The paper concerns simulation of fully developed and axially-symmetrical turbulent flow of coarse-dispersive slurry if all solid particles have similar size and shape with particles diameter from 1 mm to 5 mm, solid density from 1045 kg/m^3 to 3000 kg/m^3, and solid concentration by volume from 20% to 40%. The author examines the influence of particle diameter on additional shear stress due to the ‘particles-wall’ interactions for moderate and high solid concentration. The mathematical model was developed using Bagnold's concept,  and assumes that the total wall shear stresses are equal to the sum of ‘liquid-wall’ and ‘particles-wall’ shear stresses. The mathematical model was successfully verified with own measurements of frictional head loss in vertical coarse - dispersive slurry flow, named: ‘sand-water’, ‘polystyrene-water’ and ‘pvc-water’, , . The mathematical model can predict ‘particles-wall’ shear stress, pressure drop and friction factor for coarse-dispersive turbulent slurry flow in a pipe, . The aim of the paper is to present qualitative and quantitative dependence of solid particle diameter, solid particle density, solid concentration, and Reynolds number for carrier liquid phase on the ‘particles-wall’ shear stress. It is demonstrated that the solid particle diameter plays crucial role in its dependence on the ‘particles-wall’ shear stress. It was proved that in particular flow conditions the ‘particles-wall’ shear stress is much higher compared to the carrier liquid wall shear stress.
In the article the equations have been worked making it possible to model the motion of freerunning grain mixture flow on a flat sloping vibrating sieve within the framework of shallow water theory. Free-running grain mixture is considered as a heterogeneous system consisting of two phases, one of which represents solid particles and the other one gas. The mixture is brought into a state of fluidity by means of high-frequency vibration imposition. Coefficients of internal and external friction and dynamic-viscosity decrease by exponential law as the fluctuation intensity is increased. When considering grain mixture dynamics, the following assumptions are put forward: we ignore the air presence in space between particles, we consider the density of particles to be constant, the free-running mixture is similar to Newtonian liquid. The basic system of equations of grain mixture dynamics is due to the laws of continuum mechanics. The equation of continuity is issued from the law of conservation of mass, and the dynamic equations are issued from the law of variation of momentum. The stress tensor equals to the sum of the equilibrium tensor and the dissipative tensor. The equilibrium part of the stress tensor is represented by the spherical tensor, which is found to conform to Pascal law for liquids, and the dissipative part, which is responsible for viscous force effect and defined by Navier-Stokes law. Boundary conditions on the surfaces (restricting the capacity of the free-running grain mixture) have been researched. The distributions of apparent density and velocity field are assigned at the inlet and outlet flow sections of the mixture. The normal velocity component of the grain mixture on the side frames and on the sieve becomes zero, which meets the no-fluid-loss condition of the medium through the frame. Beyond that point at this time we satisfy dynamic conditions, which characterize the mixture sliding down the hard frame, motion flow resistance force is represented as average velocity linear dependence. A kinematic condition and two dynamic ones are stipulated on the free surface layer. One of the conditions states mass flow continuity across the free surface, the other one states the stress continuity while passing through the free surface. The basic premise of planned motion equations is the condition of small size of flow depth in comparison with its width. With the use of shallow water theory the basic principles of the equations of flow dynamics are simplified and for their solving a Cauchy problem can be set.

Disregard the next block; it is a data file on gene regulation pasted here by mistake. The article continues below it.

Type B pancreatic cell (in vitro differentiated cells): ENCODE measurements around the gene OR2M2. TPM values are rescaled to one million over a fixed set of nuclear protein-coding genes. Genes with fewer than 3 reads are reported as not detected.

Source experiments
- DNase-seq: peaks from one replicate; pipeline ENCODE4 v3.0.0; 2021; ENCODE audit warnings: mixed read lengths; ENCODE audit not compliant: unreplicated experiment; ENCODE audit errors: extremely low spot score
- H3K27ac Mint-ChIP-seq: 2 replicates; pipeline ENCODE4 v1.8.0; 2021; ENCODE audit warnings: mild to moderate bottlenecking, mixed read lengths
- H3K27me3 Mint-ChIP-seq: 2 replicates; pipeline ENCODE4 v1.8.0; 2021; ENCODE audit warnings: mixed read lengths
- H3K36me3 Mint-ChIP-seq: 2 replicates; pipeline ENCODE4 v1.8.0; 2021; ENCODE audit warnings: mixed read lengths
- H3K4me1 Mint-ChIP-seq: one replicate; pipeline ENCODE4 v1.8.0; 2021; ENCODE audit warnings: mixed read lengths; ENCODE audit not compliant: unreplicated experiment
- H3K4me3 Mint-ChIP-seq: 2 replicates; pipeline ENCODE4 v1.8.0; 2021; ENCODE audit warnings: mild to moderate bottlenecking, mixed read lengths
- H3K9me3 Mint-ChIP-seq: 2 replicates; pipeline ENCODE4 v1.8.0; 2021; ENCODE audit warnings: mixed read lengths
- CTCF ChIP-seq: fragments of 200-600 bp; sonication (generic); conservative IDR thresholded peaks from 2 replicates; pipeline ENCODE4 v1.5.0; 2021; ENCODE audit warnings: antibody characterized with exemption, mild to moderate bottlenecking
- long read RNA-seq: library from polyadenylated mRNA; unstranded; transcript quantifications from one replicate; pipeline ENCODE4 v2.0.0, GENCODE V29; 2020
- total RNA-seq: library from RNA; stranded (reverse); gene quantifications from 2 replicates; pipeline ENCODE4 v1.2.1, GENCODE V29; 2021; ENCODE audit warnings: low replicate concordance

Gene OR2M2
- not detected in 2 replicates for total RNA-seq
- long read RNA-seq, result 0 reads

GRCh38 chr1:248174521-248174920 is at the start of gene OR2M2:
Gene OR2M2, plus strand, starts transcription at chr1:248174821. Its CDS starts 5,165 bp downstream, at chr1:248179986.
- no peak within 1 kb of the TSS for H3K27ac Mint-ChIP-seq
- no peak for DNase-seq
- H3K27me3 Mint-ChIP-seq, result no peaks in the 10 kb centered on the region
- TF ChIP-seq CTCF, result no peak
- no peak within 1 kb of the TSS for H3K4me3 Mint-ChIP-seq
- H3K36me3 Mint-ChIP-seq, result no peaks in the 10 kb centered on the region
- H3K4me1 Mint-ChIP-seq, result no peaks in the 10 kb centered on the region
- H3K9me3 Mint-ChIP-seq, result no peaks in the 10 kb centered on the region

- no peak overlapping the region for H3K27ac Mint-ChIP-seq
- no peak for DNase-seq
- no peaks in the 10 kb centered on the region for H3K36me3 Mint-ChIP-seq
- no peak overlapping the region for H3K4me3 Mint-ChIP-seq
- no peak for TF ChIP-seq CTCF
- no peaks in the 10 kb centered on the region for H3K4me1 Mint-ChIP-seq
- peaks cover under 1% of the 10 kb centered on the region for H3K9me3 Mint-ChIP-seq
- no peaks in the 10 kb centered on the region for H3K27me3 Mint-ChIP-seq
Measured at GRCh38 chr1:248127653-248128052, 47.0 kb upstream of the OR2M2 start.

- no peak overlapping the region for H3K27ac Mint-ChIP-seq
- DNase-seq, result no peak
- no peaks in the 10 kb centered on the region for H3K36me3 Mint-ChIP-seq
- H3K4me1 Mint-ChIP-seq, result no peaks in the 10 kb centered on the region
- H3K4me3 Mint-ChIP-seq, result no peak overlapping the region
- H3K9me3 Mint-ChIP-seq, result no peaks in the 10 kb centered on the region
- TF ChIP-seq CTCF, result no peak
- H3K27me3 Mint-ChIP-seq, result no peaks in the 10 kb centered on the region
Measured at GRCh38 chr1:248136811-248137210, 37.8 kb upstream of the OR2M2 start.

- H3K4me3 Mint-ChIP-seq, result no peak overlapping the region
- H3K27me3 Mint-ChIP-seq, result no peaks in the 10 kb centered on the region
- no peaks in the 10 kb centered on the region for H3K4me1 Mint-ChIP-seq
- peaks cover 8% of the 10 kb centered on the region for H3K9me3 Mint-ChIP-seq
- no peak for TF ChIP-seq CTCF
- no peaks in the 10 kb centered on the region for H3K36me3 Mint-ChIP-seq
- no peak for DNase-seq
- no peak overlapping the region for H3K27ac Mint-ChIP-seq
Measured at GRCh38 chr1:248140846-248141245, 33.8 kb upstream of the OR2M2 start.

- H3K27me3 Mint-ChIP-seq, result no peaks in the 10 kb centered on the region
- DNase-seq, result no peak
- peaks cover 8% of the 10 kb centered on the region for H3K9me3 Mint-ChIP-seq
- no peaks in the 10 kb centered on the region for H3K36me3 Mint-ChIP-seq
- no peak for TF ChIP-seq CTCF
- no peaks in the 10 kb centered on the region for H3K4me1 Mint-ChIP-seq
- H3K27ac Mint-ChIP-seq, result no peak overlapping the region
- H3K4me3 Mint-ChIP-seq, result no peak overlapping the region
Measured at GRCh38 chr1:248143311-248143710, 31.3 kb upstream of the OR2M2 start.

The article reports the results of research on the influence of the alternate intermittent deformation of specimens by a torsion method on the Bauschinger effect in the Zr-1%Nb zirconium-based alloy. Tests were carried out using an STD 812 torsion plastometer. Based on the tests carried out, diagrams have been plotted, which represent the influence of the pre-deformation magnitude, the temperature of heat treatment prior to deformation, and deformation rate on the variation in the values of the flow stress and yield strength of the alloy under study. Conditions have been defined, in which larger magnitudes of plastic deformation of Zr-1Nb% alloy material can be used during its cold plastic working.
In the current study, the hot deformation of medium carbon V-Ti micro-alloyed steel was surveyed in the temperature range of 950 to 1150°C and strain rate range of 0.001 to 1 s–1 after preheating up to 1200°C with a compression test. In all cases of hot deformation, dynamic recrystallization took place. The influence of strain rate and deformation temperature on flow stress was analyzed. An increase in the strain rate and decrease in the deformation temperature postponed the dynamic recrystallization and increased the flow stress. The material constants of micro-alloyed steel were calculated based on the constitutive equations and Zener-Hollomon parameters. The activation energy of hot deformation was determined to be 458.75 kJ/mol, which is higher than austenite lattice self-diffusion activation energy. To study the influence of precipitation on dynamic recrystallization, the stress relaxation test was carried out in a temperature range of 950 to 1150°C after preheating up to 1200°C. The results showed no a stress drop while representing the interaction of particles with dynamic recrystallization.